The City Space

Cultivating Urban Understanding


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I Will Build This

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After four years working in the field of homelessness prevention, I’ve zeroed in on one big way to help end homelessness. It isn’t education and it isn’t a shelter. (I’ve written before about why shelters are not the solution.) It’s something more attainable and concrete.

I have many dreams (to create an Oscar-winning documentary, to become a bluegrass singer, for example) but the one I am focusing all my efforts towards and shaping my goals around is this: to build high-quality, truly affordable housing as a lasting solution to homelessness.

The “Solutions” That Don’t Work

Why is affordable housing an important solution to homelessness? In short, because welfare is unsustainable and inadequate, and because the minimum wage will take too long to go up. These “solutions” to homelessness don’t work. Let me explain. When I encounter a homeless family that has been referred to the rapid rehousing program at my organization, one of the first things I look at is their income. I will use that to figure out what sort of payments they can make towards rent now, and what sort of apartment they might be able to afford after our subsidy ends. Most clients are either getting by on welfare checks, Social Security Income (because of a serious mental or physical disability that prevents them from working), child support (with payments ranging from $2-$50 a month, i.e. negligible) or wages from a job. Everyone is also receiving SNAP benefits (i.e. food stamps).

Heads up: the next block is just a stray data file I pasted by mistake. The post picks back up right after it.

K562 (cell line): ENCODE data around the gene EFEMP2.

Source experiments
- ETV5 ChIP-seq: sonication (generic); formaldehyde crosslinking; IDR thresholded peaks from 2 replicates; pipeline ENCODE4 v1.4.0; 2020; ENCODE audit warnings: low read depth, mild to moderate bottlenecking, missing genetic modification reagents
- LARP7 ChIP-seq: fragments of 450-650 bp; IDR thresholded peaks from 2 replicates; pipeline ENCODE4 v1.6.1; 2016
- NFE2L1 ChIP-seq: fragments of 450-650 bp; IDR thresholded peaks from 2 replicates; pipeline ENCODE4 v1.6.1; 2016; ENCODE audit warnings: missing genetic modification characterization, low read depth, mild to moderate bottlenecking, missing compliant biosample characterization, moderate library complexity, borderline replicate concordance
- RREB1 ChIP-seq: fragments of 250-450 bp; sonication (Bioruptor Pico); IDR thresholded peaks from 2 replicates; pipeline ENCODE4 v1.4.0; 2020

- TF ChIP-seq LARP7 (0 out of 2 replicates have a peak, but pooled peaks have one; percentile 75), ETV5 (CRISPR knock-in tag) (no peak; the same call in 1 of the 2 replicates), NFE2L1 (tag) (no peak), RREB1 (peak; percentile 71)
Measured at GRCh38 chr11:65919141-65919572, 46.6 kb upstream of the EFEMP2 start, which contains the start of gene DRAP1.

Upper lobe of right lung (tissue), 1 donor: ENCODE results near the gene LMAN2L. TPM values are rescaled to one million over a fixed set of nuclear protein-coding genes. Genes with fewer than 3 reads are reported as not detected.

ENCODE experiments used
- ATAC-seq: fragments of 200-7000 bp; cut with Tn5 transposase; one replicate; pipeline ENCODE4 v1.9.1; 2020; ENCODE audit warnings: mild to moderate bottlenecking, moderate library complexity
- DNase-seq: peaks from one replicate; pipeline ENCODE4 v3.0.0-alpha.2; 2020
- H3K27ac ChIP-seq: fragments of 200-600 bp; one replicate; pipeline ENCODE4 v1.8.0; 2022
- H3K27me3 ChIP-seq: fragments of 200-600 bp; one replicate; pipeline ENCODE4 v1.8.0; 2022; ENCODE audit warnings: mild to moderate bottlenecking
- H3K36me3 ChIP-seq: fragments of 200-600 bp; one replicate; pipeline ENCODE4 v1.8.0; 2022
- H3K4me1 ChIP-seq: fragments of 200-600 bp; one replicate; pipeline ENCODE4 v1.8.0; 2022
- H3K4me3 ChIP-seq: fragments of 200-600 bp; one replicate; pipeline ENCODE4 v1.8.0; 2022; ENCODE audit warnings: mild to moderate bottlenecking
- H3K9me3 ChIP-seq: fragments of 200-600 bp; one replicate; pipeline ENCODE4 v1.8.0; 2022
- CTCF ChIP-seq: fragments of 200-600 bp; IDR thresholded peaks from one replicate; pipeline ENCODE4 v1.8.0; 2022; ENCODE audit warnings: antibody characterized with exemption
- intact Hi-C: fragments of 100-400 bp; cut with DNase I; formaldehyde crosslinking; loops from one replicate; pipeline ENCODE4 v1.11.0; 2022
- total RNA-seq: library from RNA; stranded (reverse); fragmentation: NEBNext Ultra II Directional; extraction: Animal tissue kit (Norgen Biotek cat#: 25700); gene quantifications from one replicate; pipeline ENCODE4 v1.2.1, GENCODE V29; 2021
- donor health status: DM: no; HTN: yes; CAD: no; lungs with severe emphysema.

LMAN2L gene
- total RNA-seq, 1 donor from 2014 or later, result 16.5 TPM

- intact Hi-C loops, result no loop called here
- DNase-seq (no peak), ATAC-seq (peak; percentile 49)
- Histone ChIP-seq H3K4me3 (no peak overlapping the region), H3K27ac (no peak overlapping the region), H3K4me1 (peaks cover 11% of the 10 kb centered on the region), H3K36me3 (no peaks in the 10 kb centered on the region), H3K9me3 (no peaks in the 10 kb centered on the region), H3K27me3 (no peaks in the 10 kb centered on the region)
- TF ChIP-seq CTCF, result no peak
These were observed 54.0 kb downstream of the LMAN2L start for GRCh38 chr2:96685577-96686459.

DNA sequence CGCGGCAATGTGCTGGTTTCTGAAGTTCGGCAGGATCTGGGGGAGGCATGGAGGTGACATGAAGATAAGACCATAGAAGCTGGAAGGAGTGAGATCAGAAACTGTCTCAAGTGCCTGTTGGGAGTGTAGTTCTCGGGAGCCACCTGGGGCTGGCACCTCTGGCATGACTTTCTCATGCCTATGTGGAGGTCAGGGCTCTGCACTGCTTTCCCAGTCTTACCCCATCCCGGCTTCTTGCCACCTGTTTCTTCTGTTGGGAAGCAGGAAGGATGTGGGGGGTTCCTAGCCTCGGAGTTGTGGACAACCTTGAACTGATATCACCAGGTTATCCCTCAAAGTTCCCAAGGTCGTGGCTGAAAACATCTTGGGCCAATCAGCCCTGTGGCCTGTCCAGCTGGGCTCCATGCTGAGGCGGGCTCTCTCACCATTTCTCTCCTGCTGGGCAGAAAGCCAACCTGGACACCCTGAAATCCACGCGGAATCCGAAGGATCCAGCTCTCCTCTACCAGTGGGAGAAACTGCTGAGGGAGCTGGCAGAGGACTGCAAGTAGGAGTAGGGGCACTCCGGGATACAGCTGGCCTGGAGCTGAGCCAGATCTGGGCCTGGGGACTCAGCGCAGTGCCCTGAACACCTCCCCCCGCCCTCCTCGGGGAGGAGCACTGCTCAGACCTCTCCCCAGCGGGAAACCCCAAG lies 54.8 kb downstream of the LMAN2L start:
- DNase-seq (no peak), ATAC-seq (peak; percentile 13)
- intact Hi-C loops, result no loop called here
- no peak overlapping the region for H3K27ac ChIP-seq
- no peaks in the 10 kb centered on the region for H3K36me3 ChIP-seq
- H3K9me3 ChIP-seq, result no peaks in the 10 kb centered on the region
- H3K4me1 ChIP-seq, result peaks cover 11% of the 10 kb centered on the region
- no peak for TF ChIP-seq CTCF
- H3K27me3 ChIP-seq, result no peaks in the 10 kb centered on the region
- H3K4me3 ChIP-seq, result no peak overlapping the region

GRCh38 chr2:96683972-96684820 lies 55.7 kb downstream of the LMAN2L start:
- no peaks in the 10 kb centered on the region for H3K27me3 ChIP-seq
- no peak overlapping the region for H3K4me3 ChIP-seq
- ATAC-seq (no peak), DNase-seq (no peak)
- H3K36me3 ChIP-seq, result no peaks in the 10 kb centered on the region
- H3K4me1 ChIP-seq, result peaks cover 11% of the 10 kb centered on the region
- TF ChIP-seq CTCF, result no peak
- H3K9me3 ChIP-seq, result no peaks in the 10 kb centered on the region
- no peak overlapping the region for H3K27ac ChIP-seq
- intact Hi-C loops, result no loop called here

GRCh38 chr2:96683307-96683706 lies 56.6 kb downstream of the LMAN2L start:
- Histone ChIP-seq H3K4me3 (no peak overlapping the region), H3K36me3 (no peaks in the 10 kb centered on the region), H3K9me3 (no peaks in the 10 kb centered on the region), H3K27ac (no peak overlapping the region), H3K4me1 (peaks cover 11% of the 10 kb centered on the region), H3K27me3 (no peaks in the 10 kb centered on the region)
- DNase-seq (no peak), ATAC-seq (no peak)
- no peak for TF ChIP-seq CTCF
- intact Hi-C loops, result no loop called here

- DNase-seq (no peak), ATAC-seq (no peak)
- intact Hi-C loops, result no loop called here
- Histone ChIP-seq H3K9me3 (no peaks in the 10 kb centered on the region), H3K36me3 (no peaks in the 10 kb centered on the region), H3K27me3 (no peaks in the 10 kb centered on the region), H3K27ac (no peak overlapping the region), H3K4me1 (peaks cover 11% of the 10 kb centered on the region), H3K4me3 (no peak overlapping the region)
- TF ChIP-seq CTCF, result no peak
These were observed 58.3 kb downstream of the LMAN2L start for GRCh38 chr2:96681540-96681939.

So, let’s discuss these potential income streams for accessing housing. Continue reading


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A Strong Towns Response to Homelessness

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I’m immensely honored to begin writing for the Strong Towns blog today. Strong Towns is an organization that I have learned so much from over the last few years. In fact, I would say they are the main vehicle through which I have grown my knowledge of and passion for making cities better. Naturally, I chose to write about an issue very close to my heart: homelessness, in my first post. Here’s an excerpt:

Last year, on a given night in January, more than 600,000 Americans were homeless. That means they were sleeping in their car or under a bridge or in a temporary shelter in cities across America. Most of the time when we see disabled veterans asking for change or single mothers waiting in line at church food pantries, we turn away and ignore their presence in our towns. We even design our public spaces to try and prevent homeless people from being in them. But homeless people have the potential to be Strong Citizens too, and, no matter how much we might try to zone them out of certain areas, they are still our neighbors, deserving of the same respect we try to extend to the family who moves in next door. With that in mind, we should strive to more fully include the homeless in the activities of our towns, valuing their unique perspectives and working to create better places that serve all our citizens.

Read the rest on the Strong Towns website.